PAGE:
POLITICS

Public Sector 1% Pay Cap 'To Be Lifted' In The Budget, As No.10 Refuses To Deny Reports

Downing Street says May is recognises 'sacrifice' of workers

04/09/2017 13:22 | Updated 04 September 2017
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Millions of public sector workers may finally get a real terms pay rise after No.10 refused to deny reports that the seven-year wage freeze would end.

The Prime Minister’s spokeswoman said that Theresa May and the Government “recognise the sacrifice” that nurses, teachers and others had made while the 1% cap had been imposed.

A string of ministers this summer claimed they were “not deaf” to public concern over the issue displayed in the general election, with many voters calling for an end to the cap.

Trade unions have argued that many staff have suffered effective pay cuts due to rising inflation and Chancellor Philip Hammond has been urged publicly to change course by Boris Johnson, Michael Gove and Jeremy Hunt.

No.10 and Hammond have insisted that any rise would have to be affordable, but the Sun today reported that a plan had been hammered out to spread the £4bn cost over two years at first.

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Philip Hammond and Theresa May

Downing Street refused to deny the report, which said that nurses would be first in line for rises from next April.

Pay increases of at least the rate of inflation, currently 2.6%, could be authorised by ministers, lifting the pay of the average nurse of £31,600 a year by at least £820.

The PM’s spokeswoman said that the public sector pay review process was “ongoing and I’m not to comment on the speculation”.

But she repeatedly refused to deny the report, and added that the PM’s own view was sympathetic.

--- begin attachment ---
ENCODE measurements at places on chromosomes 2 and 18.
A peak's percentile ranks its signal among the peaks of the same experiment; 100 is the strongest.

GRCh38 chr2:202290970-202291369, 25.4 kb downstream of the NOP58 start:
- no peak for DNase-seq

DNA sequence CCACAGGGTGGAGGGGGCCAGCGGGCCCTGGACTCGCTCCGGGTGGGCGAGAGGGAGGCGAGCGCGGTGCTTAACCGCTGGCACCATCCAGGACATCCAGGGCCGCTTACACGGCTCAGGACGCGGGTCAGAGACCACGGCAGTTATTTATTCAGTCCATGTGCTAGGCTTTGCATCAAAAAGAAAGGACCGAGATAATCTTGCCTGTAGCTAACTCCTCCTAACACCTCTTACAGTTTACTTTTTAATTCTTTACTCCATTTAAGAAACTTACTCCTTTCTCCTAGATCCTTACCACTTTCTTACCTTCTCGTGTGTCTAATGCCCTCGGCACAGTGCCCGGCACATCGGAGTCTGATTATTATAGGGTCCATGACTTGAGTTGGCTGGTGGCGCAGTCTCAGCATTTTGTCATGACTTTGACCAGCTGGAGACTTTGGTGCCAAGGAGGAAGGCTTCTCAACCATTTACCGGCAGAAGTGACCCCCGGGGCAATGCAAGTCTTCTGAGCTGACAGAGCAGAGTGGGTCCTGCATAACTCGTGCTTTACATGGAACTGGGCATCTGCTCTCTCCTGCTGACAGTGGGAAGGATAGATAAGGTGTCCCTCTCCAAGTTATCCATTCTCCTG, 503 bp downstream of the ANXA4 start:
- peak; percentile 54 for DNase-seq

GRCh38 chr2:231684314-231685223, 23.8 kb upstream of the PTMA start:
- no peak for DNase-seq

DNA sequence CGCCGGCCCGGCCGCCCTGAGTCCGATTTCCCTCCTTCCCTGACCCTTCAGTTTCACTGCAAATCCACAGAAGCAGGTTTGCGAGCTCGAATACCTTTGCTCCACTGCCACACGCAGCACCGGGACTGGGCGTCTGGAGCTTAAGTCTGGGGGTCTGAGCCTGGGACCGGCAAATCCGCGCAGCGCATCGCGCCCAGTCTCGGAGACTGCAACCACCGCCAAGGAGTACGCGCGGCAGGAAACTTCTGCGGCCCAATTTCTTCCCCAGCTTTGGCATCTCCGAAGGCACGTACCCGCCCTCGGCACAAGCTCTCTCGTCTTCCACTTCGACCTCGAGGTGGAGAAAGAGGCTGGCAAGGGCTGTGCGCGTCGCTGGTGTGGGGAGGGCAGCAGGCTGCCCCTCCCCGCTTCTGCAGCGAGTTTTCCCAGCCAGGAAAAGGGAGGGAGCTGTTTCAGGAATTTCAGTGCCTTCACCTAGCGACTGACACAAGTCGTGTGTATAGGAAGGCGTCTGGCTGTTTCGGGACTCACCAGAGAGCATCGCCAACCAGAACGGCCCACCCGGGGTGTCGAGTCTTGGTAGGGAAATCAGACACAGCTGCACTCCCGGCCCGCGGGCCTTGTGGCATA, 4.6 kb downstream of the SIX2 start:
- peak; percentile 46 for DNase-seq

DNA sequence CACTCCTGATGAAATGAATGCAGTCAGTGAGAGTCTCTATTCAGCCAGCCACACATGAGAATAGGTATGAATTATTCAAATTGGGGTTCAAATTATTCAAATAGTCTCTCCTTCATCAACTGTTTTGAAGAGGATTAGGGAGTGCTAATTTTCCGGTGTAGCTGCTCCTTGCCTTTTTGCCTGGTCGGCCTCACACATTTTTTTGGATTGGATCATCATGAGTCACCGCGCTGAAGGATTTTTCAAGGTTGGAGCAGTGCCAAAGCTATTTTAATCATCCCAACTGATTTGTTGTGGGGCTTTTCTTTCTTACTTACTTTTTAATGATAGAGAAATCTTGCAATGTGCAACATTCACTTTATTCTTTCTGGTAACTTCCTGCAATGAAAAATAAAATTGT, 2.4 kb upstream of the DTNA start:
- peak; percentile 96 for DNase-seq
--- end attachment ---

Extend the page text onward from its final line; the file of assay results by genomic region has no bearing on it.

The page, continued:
“She said on a number of occasions that we know that many people in the public and private sector feel they are just about managing and we recognise the sacrifice they are making,” she said.

The spokeswoman suggested it would be “autumn” before the Government’s remit for independent pay review bodies would be ready.

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Nurses protest outside the Department of Health

Amid suggestions the autumn Budget would unveil the detailed plans, Hammond told the BBC today that he “constantly” kept under review the balance between the need to reward workers fairly and the public finances. 

Gail Cartmail, assistant general secretary of the Unite union – Britain’s biggest – pointed out that any change in Tory policy would be too little, too late.

“Public sector workers have had to endure seven years of pay misery. Most now only have enough to just about cover the bare essentials and, in some cases, workers have had to resort to food banks to make ends meet,” she said.

“The government’s proposals, which will not even come into effect until 2019 for many workers, are a drop in the ocean and will do nothing, to address the years of pay cuts our public servants have had to endure. Ministers make no mention of compensating workers for their lost wages.”

Former Tory Education Secretary Nicky Morgan welcomed the shift.

“Public sector pay was clearly an issue in the election, and when I was Education Secretary we saw it was having an effect on recruitment,” she said.

“But as a fiscally responsible government it’s got to be done in a way that doesn’t undermine the hard work of balancing the books of the last seven years.”

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